The Borgias: Paolo

April 19, 2012


The second episode in season two of The Borgias remained firmly planted in the historical period of early 1495, with King Charles VIII of France still in Naples. The episode provides some fascinating art historical moments, including perhaps the first words uttered by artist Pinturicchio since the sixteenth century. Cesare takes some time to gently school us on the iconography of Saint Cecilia, and playful references discernible to those familiar with the history of Pope Julius II were also made. The key focus of this episode was to tragically end Lucrezia's forbidden relationship with stable boy Paolo, perhaps providing a traumatic emotional context to the impending violence suggested in Lucrezia's and Cesare's future. 

The Alphonso variation
One aspect depicted in the first episode that I had omitted to cover was the capture of Alphonso II of Naples. Depicted as an arrogant young man (though actually in his forties at the time), the show suggests he fled to hide near Mount Vesuvius, only to be apprehended by Charles' troops and subjected to the cruel tortures that characterised the reign of Alphonso's father. The second episode shows us a very dead looking Alphonso, destined to join the macabre Last Supper of Corpses, as he is prepared for taxidermy on Charles' orders. 

Scanning the historical record, we find a quite different outcome. Alphonso II is described as abdicating the throne of Naples on January 28, 1495. The diary of Johannes Burchardus described the Pope being informed that Alphonso II had withdrawn from Naples with four ships laden with treasure, believed to be headed for Sicily or Spain. In actuality the king retired with a dozen monks and contingent of staff to the Castel dell'Ovo, a seaside location off Naples. Diarist Marino Sanudo - an oft encountered source of information for the period - comments that it required five galleys and two transports to relocate his treasures, manuscripts, and staff (Setton). The sojourn did not last long though, as Alphonso II died in Sicily in February of 1495.

We can not be sure why the writers chose this detour. Alphonso was a peripheral character and reports of Charles VIII campaign are not littered with accounts of cruelty and torture. If anything the rampant spread of Syphilis among French troops, reportedly from an estimated population of around 800 prostitutes in Naples (Di Cicco) suggest the French soldiers were otherwise occupied. Intriguingly, historical names assigned to this disease reflected the French campaign in Naples - in Renaissance Latin the disease was described as Morbo Gallico, in French it was termed Mal de Naples.

One of many sixteenth century treatises published on Syphilis in the wake of the French passing through Italy. Sebastiano Aquilani's De Morbo Gallico was first published in 1506.

Pinturicchio speaks
Perhaps the most thrilling art history related reference yet were some short lines of dialogue from Pinturicchio directly to Cesare. This scene takes place inside the convent dedicated to Saint Cecilia, which Pinturicchio seems to be working on a fresco for. It is hard to make out the design of his fresco in the angles offered, though Pinturicchio is noted to have decorated the ceiling of the Ponziani chapel in Santa Cecilia in Trastevere.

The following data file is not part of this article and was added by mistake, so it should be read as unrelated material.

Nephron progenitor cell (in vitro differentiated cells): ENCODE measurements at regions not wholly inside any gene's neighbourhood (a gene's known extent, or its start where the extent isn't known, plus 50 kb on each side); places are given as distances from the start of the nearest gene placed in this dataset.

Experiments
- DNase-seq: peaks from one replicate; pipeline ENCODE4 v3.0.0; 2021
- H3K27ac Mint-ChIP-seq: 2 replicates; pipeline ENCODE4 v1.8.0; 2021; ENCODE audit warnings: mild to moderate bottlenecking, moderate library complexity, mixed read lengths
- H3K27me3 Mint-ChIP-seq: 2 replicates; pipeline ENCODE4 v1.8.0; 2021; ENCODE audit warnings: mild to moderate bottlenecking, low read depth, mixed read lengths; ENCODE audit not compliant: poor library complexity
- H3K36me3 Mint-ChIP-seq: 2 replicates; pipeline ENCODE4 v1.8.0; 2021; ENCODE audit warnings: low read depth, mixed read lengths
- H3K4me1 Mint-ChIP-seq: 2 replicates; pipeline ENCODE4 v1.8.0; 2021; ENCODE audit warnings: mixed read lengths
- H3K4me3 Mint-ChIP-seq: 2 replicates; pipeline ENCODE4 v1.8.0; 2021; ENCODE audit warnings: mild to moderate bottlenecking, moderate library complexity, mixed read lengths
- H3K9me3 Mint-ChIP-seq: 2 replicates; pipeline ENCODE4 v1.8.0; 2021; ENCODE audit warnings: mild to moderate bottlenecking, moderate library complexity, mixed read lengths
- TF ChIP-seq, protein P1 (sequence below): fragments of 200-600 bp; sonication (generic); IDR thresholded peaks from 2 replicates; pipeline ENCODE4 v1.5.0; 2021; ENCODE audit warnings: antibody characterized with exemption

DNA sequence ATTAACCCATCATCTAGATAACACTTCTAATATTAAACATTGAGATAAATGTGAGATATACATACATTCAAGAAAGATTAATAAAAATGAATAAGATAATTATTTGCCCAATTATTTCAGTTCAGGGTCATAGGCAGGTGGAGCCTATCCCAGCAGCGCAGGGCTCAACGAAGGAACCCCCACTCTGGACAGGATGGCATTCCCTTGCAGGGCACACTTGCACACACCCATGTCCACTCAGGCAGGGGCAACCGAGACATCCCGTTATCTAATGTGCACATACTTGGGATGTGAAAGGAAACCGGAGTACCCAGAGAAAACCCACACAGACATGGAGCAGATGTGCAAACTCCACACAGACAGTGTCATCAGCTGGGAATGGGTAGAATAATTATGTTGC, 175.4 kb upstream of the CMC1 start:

Today's lecture on the iconography of Saint Cecilia will be presented by Cardinal Cesare Borgia

The details of the convent Ursula Bonadeo has fled to have always been sketchy, containing a pastiche of works by other artists from slightly different time periods. If more is seen of the fresco in later episodes, an identification may be possible. In this scene, Cesare - still lovesick for Ursula - appears clutching a musical instrument, an iconographic attribute of Saint Cecilia. Perhaps the most well known Renaissance depiction of this was Raphael's c.1516-17 version on wood panel, which is now in the National Library in Bologna.

 Raphael's The Ecstasy of Saint Cecilia. c.1516-17. Pinacoteca Nazionale, Bologna

It was nice to have Pinturicchio have some lines. He had been a peripheral character in series one, with this scene further highlighting his role in the Borgia artistic legacy. Pinturicchio's enduring fame as an artist likely suffered because of his association with the Borgia, and the fact that Julius II was so intent on eclipsing Alexander's artistic legacy he hired none other than Michelangelo and Raphael to stamp his mark on the Vatican. This being said, in art history texts, particularly those concerning Raphael, Pinturicchio's significant influence is noted. Nicole Dacos, an art historian writing on Raphael's Vatican Loggia designs notes that it was Pinturicchio who was among the first (in 1500) to popularise in the classically inspired grotesques first seen when he descended to the Domus Aurea. Other authors have explored his influence on Raphael's tender Madonna and child scenes, where Pinturicchio's style influenced Raphael to step away from the more rigid compositions of Perugino and explore arrangements of figures in a more tactile and intimate pose (see Oberhuber in refs).

 Pinturicchio pledges to paint Ursula as Saint Cecilia. Inset Pinturicchio self portrait

Giuliano's beard and the future pope as monkey
Cardinal Giuliano della Rovere (future Pope Julius II) is still recovering from the poisoning orchestrated by Cesare in the previous episode. He is cared for by nuns, and has grown a beard. This was a subtle reference to the beard he later grew as a sign of grief after the fall of Bologna in 1510, during the Wars of the League of Cambrai.


Writers at the time noted it was not customary for living Popes to grow a beard (though commonly depicted as such posthumously in the guise of a saint). Raphael and his workshop assistants, working to decorate what is now known as the Stanza della Segnatura at this point in Julius II's reign depicted his likeness with and without beard on either side of 1510 (Zucker). In the show - to cement this point, and make a firm allusion to Giuliano's future role as Pope, a monkey is introduced to test food for poisons. When pressed to give the monkey a name, Giuliano picks "Julius" as a fitting title, after his great Roman namesake, Julius Caesar.